Certain types of same-sex couples also can not under the US tax code deduct the medical expenses associated with having a baby via a surrogate. Queer couples composed of two people assigned male at birth can not claim those costs because the code only permits people who physically have the child to deduct associated medical expenses.
“The tax code says you can only deduct medical expenses if they happen to you and your body, or your dependent. And the surrogate was not their dependent, and it wasn’t happening to either of them. So they were unable to deduct it. And it was a significant number,” Cowhey said. “Whereas, I had a female same-sex couple who were able to not have to go the surrogacy route, they were able to just get a sperm donation, and then went through the whole process themselves. And they were able to take the medical deductions. Because it happened to them and it happened to their body.”
Muir says that even without the ability to deduct the cost of medical expenses for having a child, he and his partner aren’t considering surrogacy because it’s still too expensive.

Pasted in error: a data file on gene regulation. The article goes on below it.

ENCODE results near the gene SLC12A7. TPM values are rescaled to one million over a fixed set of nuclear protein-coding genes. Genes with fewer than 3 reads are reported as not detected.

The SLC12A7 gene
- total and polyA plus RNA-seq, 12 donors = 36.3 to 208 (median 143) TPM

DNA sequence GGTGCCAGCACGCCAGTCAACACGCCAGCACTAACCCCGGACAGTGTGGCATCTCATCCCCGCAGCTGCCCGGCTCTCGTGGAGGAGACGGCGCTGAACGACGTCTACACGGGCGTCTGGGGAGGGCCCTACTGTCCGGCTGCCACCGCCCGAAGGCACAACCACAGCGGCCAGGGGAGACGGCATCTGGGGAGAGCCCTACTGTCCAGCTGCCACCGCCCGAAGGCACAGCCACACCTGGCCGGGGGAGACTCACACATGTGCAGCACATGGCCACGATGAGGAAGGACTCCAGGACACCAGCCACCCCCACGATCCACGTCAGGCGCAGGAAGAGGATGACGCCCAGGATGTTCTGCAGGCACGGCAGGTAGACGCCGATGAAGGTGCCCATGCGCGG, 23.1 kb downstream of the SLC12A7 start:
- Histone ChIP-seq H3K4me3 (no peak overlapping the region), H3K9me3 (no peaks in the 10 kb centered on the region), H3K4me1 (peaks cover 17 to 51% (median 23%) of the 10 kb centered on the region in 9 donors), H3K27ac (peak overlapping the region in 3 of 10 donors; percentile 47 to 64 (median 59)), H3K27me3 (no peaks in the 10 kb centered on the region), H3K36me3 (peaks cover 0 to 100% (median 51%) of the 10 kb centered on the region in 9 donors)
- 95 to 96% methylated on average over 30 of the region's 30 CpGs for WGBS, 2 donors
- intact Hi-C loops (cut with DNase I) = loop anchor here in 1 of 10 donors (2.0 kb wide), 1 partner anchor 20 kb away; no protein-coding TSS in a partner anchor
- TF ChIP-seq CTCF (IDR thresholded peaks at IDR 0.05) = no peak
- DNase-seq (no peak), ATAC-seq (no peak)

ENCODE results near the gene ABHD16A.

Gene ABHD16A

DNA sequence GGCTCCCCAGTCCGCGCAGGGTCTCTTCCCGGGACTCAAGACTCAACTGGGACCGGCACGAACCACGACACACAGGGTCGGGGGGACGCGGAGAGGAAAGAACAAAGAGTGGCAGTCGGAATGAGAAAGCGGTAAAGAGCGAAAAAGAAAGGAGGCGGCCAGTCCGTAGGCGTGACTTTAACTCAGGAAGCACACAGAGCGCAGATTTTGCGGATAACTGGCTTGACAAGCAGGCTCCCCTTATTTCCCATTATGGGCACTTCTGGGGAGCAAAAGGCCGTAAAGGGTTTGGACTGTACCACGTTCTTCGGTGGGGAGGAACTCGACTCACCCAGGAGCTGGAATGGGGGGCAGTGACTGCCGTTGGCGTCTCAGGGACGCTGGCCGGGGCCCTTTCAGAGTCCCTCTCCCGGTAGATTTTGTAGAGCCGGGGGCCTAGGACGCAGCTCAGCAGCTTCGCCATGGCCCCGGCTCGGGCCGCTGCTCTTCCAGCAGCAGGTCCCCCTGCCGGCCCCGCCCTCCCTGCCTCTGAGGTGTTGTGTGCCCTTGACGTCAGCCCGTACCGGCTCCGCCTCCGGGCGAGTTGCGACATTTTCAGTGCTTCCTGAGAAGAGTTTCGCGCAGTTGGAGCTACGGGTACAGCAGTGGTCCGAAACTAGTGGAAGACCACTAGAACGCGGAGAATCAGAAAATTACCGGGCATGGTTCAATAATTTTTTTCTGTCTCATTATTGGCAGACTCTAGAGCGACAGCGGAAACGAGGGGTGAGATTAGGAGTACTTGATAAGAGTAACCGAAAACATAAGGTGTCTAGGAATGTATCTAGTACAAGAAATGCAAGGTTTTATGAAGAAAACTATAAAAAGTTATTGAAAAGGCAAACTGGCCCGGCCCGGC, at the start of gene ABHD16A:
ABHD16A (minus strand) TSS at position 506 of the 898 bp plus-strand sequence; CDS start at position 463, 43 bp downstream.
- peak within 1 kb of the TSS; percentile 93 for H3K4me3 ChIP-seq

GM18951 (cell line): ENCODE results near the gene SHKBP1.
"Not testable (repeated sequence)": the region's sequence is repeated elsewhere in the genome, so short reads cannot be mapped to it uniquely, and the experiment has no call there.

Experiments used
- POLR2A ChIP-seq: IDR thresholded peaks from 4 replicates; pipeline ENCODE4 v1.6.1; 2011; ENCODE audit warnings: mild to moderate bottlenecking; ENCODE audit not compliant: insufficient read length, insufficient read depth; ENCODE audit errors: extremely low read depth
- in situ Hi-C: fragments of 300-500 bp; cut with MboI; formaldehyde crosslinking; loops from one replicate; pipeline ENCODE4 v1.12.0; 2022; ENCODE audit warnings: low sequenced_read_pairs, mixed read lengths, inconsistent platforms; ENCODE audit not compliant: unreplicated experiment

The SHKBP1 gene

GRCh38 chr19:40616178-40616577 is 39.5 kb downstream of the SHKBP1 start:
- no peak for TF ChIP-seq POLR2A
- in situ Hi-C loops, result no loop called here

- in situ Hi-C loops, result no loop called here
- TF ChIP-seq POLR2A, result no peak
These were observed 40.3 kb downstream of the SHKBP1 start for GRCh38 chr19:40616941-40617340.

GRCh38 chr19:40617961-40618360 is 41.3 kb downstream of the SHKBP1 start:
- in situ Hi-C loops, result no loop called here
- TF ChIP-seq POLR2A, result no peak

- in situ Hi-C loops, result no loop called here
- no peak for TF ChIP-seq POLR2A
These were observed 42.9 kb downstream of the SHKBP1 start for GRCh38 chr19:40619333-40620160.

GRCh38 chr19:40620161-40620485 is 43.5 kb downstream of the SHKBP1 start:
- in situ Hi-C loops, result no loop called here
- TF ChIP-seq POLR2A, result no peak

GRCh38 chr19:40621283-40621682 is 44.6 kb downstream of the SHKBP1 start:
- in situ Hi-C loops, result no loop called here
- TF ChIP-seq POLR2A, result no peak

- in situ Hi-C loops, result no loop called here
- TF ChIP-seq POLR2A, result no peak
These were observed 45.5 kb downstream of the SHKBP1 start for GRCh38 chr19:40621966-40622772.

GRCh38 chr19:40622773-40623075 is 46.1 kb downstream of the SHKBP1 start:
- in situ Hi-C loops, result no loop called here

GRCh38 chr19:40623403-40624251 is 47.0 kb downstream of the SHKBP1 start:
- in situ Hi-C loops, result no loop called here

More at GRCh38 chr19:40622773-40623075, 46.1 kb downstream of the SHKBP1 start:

“We have loose plans to adopt,” Muir said. “But we’ve never even looked at surrogacy because it’s too expensive outright.”
Accessing Accounting for LGBTQ Couples
Muir also says that as someone in a queer relationship and a domestic partnership, they envision that tax season next year will be difficult to navigate.
“I know that we’re going to have an absolute headache of it. Because we’re going to get married in ’22 but we’re buying a house together right now. And so filing taxes for having bought a house while in a domestic partnership is going to be real fun,” said Muir.
He isn’t alone. According to Cowhey, there’s a lot of confusion among the LGBTQ community about the best strategies when filing their taxes. According to her, that lack of access exacerbates existing financial inequities in the LGBT community.
“We specialize in this but most accountants don’t. There may be some solo practitioners who may be in the community and may be aware of more of these. But as you get on a larger scale, there’s not a lot of information out there. And there’s misinformation too,” Cowhey said. “It does result in inequities. Missing out on a $14,000 credit, that’s a big number.”
How Can You Access LGBT-Friendly Accounting Services?
For a directory of accounting firms that specialize in serving LGBTQ clients and families, visit the Gay Lesbian Directory here.